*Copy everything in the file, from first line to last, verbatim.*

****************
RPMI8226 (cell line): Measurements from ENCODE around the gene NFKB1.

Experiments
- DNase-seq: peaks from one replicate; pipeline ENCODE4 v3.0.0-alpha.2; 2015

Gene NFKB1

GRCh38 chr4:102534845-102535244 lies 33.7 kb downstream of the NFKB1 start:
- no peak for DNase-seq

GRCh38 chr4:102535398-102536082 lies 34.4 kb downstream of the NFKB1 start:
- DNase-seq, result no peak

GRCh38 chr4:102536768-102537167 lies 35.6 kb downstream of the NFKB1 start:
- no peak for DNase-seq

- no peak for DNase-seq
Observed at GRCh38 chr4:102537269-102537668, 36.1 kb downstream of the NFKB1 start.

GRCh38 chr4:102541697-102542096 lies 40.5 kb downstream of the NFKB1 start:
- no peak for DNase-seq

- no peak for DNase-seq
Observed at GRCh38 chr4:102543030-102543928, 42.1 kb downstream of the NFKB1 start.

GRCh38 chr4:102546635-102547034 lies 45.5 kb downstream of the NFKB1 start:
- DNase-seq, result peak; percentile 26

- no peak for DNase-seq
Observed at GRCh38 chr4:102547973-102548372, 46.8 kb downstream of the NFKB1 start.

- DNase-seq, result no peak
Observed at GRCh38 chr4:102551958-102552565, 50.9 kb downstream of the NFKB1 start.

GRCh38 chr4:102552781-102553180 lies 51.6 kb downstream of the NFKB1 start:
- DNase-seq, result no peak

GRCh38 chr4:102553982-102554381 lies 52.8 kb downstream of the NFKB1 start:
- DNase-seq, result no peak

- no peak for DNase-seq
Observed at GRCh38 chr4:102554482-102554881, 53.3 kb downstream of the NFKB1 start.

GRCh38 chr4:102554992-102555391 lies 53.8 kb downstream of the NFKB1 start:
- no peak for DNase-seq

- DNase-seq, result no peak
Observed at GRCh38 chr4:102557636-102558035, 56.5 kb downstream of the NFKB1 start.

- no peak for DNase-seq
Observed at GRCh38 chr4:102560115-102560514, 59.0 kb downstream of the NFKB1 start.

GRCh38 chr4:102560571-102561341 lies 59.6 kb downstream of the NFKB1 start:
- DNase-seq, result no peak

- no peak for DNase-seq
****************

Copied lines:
RPMI8226 (cell line): Measurements from ENCODE around the gene NFKB1.

Experiments
- DNase-seq: peaks from one replicate; pipeline ENCODE4 v3.0.0-alpha.2; 2015

Gene NFKB1

GRCh38 chr4:102534845-102535244 lies 33.7 kb downstream of the NFKB1 start:
- no peak for DNase-seq

GRCh38 chr4:102535398-102536082 lies 34.4 kb downstream of the NFKB1 start:
- DNase-seq, result no peak

GRCh38 chr4:102536768-102537167 lies 35.6 kb downstream of the NFKB1 start:
- no peak for DNase-seq

- no peak for DNase-seq
Observed at GRCh38 chr4:102537269-102537668, 36.1 kb downstream of the NFKB1 start.

GRCh38 chr4:102541697-102542096 lies 40.5 kb downstream of the NFKB1 start:
- no peak for DNase-seq

- no peak for DNase-seq
Observed at GRCh38 chr4:102543030-102543928, 42.1 kb downstream of the NFKB1 start.

GRCh38 chr4:102546635-102547034 lies 45.5 kb downstream of the NFKB1 start:
- DNase-seq, result peak; percentile 26

- no peak for DNase-seq
Observed at GRCh38 chr4:102547973-102548372, 46.8 kb downstream of the NFKB1 start.

- DNase-seq, result no peak
Observed at GRCh38 chr4:102551958-102552565, 50.9 kb downstream of the NFKB1 start.

GRCh38 chr4:102552781-102553180 lies 51.6 kb downstream of the NFKB1 start:
- DNase-seq, result no peak

GRCh38 chr4:102553982-102554381 lies 52.8 kb downstream of the NFKB1 start:
- DNase-seq, result no peak

- no peak for DNase-seq
Observed at GRCh38 chr4:102554482-102554881, 53.3 kb downstream of the NFKB1 start.

GRCh38 chr4:102554992-102555391 lies 53.8 kb downstream of the NFKB1 start:
- no peak for DNase-seq

- DNase-seq, result no peak
Observed at GRCh38 chr4:102557636-102558035, 56.5 kb downstream of the NFKB1 start.

- no peak for DNase-seq
Observed at GRCh38 chr4:102560115-102560514, 59.0 kb downstream of the NFKB1 start.

GRCh38 chr4:102560571-102561341 lies 59.6 kb downstream of the NFKB1 start:
- DNase-seq, result no peak

- no peak for DNase-seq